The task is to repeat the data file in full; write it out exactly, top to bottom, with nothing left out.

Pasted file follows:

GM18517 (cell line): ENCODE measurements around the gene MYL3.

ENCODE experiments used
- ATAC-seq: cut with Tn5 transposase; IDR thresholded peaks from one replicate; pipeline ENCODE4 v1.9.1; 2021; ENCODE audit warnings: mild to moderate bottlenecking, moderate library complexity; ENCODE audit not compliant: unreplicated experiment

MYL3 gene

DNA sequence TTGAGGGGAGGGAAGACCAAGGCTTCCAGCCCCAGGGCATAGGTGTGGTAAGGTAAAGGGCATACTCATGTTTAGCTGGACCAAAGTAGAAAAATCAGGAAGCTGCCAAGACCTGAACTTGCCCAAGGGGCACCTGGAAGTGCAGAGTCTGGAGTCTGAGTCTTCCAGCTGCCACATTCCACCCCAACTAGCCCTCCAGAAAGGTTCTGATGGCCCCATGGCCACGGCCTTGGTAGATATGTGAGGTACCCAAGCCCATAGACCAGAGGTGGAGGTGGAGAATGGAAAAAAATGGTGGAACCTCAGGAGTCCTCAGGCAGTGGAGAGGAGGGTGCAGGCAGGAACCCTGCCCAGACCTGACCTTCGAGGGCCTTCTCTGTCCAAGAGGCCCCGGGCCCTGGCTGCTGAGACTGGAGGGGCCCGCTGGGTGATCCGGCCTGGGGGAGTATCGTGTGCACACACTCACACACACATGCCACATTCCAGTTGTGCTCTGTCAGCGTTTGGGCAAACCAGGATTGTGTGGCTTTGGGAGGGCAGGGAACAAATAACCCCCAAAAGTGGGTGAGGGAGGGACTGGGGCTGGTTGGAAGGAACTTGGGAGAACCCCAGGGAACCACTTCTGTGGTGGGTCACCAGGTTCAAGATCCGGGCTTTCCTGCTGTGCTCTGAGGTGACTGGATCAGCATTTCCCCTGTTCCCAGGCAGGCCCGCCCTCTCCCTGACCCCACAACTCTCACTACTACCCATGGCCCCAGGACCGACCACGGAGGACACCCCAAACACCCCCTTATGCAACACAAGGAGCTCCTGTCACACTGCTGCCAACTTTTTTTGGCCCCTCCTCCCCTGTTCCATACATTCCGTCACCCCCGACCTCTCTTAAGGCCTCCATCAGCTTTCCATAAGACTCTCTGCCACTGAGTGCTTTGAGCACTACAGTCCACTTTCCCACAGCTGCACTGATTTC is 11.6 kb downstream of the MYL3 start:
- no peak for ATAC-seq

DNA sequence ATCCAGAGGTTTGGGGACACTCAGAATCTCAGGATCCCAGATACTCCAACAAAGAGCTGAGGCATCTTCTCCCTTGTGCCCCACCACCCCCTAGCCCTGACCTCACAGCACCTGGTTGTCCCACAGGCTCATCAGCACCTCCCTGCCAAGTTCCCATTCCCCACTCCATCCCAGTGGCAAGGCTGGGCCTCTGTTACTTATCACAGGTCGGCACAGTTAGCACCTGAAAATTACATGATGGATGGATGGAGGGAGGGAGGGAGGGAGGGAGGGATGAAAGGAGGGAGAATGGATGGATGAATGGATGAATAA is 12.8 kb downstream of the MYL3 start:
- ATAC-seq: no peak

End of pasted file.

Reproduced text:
GM18517 (cell line): ENCODE measurements around the gene MYL3.

ENCODE experiments used
- ATAC-seq: cut with Tn5 transposase; IDR thresholded peaks from one replicate; pipeline ENCODE4 v1.9.1; 2021; ENCODE audit warnings: mild to moderate bottlenecking, moderate library complexity; ENCODE audit not compliant: unreplicated experiment

MYL3 gene

DNA sequence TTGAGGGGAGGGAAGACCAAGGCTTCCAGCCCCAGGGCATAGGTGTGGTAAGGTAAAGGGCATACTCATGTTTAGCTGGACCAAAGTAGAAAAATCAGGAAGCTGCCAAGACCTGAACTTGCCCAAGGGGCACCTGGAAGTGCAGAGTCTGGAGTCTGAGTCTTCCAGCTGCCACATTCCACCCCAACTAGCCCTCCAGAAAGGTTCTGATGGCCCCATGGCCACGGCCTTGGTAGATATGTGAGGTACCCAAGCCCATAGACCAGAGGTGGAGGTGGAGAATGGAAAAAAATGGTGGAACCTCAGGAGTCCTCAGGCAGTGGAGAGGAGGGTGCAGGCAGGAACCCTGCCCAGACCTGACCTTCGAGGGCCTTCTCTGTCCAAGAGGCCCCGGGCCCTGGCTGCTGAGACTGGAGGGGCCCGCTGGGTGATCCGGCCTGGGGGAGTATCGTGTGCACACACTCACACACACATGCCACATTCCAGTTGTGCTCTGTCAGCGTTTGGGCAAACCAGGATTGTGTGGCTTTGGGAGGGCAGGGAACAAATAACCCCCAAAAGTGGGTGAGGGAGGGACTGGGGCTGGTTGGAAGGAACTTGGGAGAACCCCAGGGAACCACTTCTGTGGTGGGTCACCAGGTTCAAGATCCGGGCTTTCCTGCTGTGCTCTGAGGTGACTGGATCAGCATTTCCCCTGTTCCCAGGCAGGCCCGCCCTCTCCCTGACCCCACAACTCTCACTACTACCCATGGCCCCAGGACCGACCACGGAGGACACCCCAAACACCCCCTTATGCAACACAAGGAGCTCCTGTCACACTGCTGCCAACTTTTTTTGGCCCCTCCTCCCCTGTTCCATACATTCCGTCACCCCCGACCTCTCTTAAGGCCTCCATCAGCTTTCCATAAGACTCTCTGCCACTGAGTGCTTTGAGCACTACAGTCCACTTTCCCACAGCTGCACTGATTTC is 11.6 kb downstream of the MYL3 start:
- no peak for ATAC-seq

DNA sequence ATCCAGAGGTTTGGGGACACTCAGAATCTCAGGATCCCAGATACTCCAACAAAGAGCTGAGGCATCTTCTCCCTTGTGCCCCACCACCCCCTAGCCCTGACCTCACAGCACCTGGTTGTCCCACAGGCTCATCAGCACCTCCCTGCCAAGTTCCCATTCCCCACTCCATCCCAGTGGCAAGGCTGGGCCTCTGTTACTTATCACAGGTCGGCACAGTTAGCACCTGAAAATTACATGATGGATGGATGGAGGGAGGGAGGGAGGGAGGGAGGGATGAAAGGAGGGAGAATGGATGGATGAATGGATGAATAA is 12.8 kb downstream of the MYL3 start:
- ATAC-seq: no peak